William Moss: Melons are the one of the most satisfying of the garden crops. Nothing beats the cool, sweet, juicy flesh if your own home grown melon on a hot summer day. There are lots of different types of melons. You've got your honeydew, you have got your cantaloupe and there are many other different types that we can grow out there.
Now gardeners in northern areas may want to look for special types of melons too. Once that ripe in quickly, like this crimson sweet water melon or this baby sugar bush watermelon or this early silverline hybrid melon, and what's you always want to do before you plant this look on the back and we've got several here, 80 days, 80 days and then here's one that says 60 days. So you want to make sure that you're picking a melon that has enough time to ripe in your climate.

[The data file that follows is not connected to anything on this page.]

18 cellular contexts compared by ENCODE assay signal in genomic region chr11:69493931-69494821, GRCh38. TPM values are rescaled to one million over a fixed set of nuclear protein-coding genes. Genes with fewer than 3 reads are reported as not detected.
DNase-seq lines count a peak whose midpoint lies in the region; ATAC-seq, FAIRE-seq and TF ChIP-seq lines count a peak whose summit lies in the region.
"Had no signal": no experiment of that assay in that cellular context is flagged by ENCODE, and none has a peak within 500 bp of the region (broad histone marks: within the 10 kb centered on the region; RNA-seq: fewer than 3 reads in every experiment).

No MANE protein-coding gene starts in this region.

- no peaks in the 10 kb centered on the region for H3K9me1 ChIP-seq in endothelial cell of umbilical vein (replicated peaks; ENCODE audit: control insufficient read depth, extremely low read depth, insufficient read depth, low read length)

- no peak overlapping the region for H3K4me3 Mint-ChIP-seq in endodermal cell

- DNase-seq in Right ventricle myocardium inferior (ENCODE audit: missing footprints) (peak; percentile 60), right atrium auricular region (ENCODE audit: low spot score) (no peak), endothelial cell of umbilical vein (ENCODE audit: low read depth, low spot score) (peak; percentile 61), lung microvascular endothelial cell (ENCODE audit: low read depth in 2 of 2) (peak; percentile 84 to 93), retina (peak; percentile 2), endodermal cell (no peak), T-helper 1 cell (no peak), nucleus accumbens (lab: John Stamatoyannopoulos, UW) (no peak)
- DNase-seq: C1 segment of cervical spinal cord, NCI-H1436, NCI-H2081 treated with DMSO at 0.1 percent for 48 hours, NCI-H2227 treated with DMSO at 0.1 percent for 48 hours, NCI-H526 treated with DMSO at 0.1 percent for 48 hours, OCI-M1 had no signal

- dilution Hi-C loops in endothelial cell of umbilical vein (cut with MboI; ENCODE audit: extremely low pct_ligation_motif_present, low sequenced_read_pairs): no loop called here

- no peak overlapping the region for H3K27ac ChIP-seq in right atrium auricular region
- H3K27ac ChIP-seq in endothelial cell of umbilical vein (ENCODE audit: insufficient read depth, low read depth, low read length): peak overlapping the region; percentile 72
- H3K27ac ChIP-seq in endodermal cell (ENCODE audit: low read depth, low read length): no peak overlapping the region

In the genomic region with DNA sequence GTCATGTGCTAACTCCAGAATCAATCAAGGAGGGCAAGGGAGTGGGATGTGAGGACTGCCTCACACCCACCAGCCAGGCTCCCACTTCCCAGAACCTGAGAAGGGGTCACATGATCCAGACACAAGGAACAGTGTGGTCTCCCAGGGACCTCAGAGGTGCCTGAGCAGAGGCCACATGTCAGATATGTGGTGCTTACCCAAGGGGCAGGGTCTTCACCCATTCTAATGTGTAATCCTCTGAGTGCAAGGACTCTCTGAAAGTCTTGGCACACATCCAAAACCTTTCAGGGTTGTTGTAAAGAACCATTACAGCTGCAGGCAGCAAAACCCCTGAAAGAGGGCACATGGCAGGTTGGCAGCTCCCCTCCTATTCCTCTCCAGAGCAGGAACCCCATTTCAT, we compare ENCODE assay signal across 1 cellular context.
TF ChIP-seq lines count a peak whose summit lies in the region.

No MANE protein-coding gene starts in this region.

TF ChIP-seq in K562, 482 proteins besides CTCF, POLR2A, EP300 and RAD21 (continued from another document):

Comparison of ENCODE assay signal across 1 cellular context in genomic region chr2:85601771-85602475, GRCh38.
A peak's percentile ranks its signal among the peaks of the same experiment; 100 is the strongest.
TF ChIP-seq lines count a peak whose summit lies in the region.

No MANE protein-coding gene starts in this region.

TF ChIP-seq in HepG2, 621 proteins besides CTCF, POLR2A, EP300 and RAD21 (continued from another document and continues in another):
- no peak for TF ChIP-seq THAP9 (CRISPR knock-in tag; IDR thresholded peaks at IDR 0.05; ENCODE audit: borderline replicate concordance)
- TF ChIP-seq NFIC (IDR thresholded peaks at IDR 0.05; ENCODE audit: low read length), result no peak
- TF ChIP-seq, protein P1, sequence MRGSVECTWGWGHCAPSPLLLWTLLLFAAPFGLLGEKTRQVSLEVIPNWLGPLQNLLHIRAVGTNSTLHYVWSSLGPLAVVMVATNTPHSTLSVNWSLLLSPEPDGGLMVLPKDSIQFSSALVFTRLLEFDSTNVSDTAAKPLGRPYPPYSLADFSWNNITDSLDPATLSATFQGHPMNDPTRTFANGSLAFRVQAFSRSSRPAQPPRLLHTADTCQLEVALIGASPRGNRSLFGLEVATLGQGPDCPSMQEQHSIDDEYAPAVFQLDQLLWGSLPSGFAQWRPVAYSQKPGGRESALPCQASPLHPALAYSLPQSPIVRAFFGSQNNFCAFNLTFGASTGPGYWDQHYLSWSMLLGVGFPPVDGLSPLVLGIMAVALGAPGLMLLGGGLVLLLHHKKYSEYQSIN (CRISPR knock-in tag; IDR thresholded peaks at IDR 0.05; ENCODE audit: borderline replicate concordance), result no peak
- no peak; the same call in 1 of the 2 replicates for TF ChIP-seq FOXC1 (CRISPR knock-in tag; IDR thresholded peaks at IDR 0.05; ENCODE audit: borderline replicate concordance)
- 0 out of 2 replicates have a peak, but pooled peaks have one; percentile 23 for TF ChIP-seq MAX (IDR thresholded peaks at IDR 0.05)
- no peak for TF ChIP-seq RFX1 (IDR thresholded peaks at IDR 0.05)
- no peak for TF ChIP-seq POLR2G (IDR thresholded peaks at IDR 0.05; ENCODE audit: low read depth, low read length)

It's best to soak the seeds before planting them. So you want just dump them out and then you want to place them into the cup of water. While they're soaking for water an hour, that gives you a chance to prepare the seedbed. Melons are best planted when the soil is about 70 degrees. Once everything is nice and smooth then you want to take a hoe or some other utensils, and just come down, and mark out a nice divot for your seeds to go in, so simple as that. Once you sow them they start germinate in about a week or two. You should keep a fungicide nearby, just to make sure those seedlings don't gets slow down by pottery mildew. You want to make sure, your melons have every advantage to ripen quickly and give you those juicy fruits as fast as possible. Start your melon now, so you can enjoy their sweet, juicy, homegrown flavor, fresh from the garden this summer. Get out and grow.